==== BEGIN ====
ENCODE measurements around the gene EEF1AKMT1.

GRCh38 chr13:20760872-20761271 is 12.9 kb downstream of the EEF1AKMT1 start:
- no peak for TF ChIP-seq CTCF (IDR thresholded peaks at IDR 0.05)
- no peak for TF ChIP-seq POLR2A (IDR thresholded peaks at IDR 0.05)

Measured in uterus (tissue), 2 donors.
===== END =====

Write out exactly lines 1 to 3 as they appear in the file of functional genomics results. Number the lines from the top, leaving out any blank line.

ENCODE measurements around the gene EEF1AKMT1.

GRCh38 chr13:20760872-20761271 is 12.9 kb downstream of the EEF1AKMT1 start:
- no peak for TF ChIP-seq CTCF (IDR thresholded peaks at IDR 0.05)